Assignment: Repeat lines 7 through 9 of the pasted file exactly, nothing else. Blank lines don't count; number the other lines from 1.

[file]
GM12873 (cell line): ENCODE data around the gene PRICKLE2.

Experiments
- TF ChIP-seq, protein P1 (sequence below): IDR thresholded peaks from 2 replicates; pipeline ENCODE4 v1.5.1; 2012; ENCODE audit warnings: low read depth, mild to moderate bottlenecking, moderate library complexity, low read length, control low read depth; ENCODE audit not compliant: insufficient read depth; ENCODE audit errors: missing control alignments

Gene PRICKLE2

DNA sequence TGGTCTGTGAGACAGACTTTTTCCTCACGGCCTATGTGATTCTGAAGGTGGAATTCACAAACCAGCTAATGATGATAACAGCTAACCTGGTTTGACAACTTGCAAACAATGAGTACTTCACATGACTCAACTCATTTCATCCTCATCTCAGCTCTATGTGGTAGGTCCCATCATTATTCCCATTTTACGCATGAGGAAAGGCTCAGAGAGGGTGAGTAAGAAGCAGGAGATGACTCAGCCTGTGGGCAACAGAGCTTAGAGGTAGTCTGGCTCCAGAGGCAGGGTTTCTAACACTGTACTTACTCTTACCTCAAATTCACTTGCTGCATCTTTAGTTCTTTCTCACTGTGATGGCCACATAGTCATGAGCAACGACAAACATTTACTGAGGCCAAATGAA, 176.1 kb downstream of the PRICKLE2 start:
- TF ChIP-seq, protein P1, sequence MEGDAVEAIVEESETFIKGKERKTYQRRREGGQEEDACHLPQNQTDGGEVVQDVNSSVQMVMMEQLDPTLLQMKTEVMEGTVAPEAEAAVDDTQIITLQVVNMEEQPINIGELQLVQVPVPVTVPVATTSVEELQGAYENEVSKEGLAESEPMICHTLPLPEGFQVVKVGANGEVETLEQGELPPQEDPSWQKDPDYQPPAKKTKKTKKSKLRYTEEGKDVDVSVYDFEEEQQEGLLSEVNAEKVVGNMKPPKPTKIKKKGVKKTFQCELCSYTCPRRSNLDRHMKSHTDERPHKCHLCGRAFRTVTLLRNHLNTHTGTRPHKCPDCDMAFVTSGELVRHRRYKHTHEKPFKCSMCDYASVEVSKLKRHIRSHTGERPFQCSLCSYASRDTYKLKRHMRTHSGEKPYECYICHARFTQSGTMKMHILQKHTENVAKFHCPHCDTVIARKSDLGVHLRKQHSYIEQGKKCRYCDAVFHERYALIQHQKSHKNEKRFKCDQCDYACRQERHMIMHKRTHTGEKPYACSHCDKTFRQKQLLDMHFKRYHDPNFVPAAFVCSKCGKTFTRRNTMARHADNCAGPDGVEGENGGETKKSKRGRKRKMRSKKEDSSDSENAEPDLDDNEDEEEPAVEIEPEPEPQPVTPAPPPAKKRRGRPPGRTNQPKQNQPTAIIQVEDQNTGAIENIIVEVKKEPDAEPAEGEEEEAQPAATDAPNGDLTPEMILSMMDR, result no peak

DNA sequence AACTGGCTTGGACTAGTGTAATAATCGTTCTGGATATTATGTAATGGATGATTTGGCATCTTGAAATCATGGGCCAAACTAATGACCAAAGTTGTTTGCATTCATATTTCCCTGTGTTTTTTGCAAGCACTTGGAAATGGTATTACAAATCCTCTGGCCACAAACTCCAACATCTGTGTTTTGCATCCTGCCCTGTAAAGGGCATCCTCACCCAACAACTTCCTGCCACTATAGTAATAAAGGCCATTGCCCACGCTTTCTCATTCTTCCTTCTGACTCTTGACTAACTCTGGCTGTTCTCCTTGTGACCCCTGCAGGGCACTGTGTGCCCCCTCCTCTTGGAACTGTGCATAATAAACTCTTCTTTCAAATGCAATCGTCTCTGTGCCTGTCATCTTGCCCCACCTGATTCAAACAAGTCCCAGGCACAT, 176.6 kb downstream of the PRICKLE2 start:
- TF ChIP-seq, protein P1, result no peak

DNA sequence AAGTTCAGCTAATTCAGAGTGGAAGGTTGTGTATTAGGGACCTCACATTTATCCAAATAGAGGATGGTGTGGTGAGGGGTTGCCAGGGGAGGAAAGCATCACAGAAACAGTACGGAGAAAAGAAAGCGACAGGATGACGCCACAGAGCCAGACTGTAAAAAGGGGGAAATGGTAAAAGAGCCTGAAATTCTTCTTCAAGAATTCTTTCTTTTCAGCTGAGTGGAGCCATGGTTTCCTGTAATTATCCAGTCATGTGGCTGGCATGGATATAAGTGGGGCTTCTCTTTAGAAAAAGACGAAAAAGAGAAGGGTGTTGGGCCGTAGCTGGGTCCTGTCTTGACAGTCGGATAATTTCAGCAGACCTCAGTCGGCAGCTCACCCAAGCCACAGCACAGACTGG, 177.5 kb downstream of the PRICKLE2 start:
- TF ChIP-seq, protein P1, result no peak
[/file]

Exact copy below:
DNA sequence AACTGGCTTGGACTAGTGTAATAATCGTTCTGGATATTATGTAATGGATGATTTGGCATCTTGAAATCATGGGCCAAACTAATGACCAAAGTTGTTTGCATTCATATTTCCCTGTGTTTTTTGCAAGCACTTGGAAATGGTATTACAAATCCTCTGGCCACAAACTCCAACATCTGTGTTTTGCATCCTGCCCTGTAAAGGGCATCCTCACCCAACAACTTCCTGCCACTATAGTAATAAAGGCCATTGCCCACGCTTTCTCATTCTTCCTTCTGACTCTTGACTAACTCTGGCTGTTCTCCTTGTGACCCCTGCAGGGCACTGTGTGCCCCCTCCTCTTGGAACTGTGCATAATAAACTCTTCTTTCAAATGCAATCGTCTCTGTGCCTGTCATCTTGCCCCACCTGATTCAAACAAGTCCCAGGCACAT, 176.6 kb downstream of the PRICKLE2 start:
- TF ChIP-seq, protein P1, result no peak

DNA sequence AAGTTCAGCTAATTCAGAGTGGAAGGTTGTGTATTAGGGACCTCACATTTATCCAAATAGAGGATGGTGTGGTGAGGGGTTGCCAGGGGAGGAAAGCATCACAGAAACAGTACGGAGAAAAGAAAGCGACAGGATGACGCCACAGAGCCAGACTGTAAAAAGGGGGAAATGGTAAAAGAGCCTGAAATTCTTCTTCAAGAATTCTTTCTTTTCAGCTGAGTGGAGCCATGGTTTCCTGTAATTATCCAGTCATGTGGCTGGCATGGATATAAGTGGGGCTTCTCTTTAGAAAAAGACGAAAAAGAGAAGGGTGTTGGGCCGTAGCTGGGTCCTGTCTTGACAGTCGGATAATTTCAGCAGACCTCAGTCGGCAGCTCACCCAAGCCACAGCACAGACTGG, 177.5 kb downstream of the PRICKLE2 start: